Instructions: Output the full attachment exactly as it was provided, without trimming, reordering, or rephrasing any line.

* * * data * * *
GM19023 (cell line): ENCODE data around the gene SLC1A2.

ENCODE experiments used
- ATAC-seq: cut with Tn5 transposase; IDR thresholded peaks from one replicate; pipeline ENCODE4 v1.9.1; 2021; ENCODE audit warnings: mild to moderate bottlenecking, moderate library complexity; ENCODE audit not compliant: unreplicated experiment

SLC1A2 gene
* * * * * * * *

GM19023 (cell line): ENCODE data around the gene SLC1A2.

ENCODE experiments used
- ATAC-seq: cut with Tn5 transposase; IDR thresholded peaks from one replicate; pipeline ENCODE4 v1.9.1; 2021; ENCODE audit warnings: mild to moderate bottlenecking, moderate library complexity; ENCODE audit not compliant: unreplicated experiment

SLC1A2 gene